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NEWPORT, Tennessee (WBIR) – Is the word Messiah a name or a title?
That question in a Tennessee courtroom is gaining worldwide attention.
The parents of a young boy named Messiah were in a child support hearing in Cocke County Chancery Court when child support Magistrate Lu Ann Ballew said the boy’s name should be changed to “Martin DeShawn McCullough.”
Martin is the mother’s last name; McCullough is the surname of the father.
Ballew said it was best for the child to not have that biblical name, living in an area with a large Christian population.
Since the story aired, the case of Messiah has reached far beyond East Tennessee.
“I had some people contact me from Louisiana about it. And from Nashville, and my dad from Kentucky called me this morning saying he saw it on the news down there,” Jalessa Martin, the boy’s mother, said.
News operations, like the CBC and BBC, have reached out to the family, as they said they will appeal the case.
“It’s a lot of mess,” said the boy’s grandmother, Lucy Veronica Benjamin. “It’s just something they wanted to name him. It’s nothing big, it’s just a name.”
Judge Ballew told 10News last week it was in the best interest of the boy to have a different name.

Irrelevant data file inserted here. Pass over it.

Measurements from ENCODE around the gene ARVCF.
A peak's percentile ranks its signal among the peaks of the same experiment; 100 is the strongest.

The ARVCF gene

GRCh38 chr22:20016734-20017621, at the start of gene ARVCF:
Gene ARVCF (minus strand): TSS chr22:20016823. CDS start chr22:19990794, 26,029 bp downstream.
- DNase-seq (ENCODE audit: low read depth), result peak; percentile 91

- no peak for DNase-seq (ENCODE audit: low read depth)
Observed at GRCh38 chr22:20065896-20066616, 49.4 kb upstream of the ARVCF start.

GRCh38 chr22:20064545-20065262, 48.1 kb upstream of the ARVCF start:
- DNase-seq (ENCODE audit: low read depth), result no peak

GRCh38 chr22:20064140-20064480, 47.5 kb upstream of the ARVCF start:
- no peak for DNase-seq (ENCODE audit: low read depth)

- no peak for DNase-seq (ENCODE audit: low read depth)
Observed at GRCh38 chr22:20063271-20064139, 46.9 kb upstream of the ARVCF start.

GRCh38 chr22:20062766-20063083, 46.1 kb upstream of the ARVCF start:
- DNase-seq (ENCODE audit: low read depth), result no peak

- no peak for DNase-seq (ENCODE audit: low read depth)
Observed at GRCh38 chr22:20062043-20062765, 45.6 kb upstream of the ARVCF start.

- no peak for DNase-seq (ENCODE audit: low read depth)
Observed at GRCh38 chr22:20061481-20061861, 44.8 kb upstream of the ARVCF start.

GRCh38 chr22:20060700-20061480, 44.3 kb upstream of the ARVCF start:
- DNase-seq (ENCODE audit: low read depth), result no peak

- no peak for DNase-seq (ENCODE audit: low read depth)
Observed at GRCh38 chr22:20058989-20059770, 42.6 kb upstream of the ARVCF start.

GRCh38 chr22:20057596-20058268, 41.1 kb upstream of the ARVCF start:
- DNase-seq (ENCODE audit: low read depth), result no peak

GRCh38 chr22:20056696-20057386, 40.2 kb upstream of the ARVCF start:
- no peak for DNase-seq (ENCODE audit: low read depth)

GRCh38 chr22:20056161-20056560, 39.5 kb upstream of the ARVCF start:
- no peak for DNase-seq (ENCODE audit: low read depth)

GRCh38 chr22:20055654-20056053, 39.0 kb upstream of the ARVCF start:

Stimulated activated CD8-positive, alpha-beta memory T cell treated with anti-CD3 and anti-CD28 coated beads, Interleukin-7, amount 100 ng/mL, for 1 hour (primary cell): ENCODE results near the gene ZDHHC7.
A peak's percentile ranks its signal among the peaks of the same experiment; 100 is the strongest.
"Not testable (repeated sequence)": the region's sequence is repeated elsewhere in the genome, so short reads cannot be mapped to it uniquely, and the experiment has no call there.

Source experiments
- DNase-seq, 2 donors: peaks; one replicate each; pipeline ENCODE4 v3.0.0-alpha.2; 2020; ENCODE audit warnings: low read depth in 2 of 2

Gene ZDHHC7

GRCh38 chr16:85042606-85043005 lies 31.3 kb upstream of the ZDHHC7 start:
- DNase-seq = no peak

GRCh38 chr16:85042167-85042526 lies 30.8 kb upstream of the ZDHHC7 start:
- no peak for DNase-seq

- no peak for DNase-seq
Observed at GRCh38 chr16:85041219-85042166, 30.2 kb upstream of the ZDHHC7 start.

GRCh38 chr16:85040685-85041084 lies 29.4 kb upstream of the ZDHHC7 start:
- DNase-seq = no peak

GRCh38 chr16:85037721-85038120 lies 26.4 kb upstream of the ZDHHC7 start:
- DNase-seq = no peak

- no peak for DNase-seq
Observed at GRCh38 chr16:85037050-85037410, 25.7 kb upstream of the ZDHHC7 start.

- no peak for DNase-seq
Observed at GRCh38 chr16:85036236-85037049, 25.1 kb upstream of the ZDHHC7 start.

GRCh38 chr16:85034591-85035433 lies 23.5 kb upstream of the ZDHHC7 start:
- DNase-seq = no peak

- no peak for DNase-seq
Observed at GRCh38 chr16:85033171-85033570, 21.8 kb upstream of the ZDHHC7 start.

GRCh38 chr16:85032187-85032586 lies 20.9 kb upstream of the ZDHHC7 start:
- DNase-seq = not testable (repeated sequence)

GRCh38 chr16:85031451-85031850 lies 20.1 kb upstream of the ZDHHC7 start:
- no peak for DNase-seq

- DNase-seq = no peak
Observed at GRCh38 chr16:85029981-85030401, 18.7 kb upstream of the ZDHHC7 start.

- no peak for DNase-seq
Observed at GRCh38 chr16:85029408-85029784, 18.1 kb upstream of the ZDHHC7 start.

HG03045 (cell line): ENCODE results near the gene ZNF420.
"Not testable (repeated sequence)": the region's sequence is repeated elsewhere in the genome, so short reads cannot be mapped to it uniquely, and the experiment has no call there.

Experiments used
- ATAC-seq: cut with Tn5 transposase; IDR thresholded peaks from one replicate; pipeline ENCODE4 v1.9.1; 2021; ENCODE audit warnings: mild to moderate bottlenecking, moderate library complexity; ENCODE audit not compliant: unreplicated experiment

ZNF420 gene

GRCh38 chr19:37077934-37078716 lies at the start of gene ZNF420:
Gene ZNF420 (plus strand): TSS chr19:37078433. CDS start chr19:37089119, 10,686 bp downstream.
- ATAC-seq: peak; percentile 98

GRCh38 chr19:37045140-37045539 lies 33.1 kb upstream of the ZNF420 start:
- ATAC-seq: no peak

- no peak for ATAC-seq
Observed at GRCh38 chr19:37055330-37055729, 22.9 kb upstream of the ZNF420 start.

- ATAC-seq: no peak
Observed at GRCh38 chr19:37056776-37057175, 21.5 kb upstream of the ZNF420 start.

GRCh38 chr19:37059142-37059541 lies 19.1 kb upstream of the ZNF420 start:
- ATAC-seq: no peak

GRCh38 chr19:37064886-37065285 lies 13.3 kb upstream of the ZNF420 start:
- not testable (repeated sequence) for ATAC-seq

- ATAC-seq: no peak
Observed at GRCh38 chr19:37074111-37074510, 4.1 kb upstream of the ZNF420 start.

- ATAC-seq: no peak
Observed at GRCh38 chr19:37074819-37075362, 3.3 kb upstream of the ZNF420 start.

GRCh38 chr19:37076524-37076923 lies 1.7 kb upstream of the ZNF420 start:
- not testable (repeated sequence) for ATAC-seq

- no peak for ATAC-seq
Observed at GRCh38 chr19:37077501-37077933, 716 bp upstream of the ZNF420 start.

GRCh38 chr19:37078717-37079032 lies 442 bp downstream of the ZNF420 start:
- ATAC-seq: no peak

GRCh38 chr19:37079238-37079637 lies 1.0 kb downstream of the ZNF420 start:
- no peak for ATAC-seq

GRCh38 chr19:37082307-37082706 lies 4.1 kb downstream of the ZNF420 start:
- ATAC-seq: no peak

“The word Messiah is a title and it’s a title that has only been earned by one person and that one person is Jesus Christ,” Judge Ballew said last week.
She was unavailable for an interview on Monday.
Meanwhile, residents around Newport have been talking about the debate. According to a recent poll on WBIR.com, a majority of people disagree with the judge’s decision.
Residents hope the news does not put the town in a bad light.
“And you can’t tie what one person does to the town,” said resident Shari Perryman. “I don’t think anybody should have to tell somebody can or can’t do to their children or what to name their child.”
“In teaching, you hear a variety of names and I would not be surprised to have a child in my classroom named ‘Messiah,” said resident Robyn Elkins.
Parent Jalessa Martin said she will continue to fight for her son’s name. She told 10News an appeal to the Cocke County Chancery Court is set for September 17th.
“Why should anyone tell us what we should or shouldn’t name him — and if we’re right or wrong about it, it doesn’t matter, he’s ours anyway,” Martin said.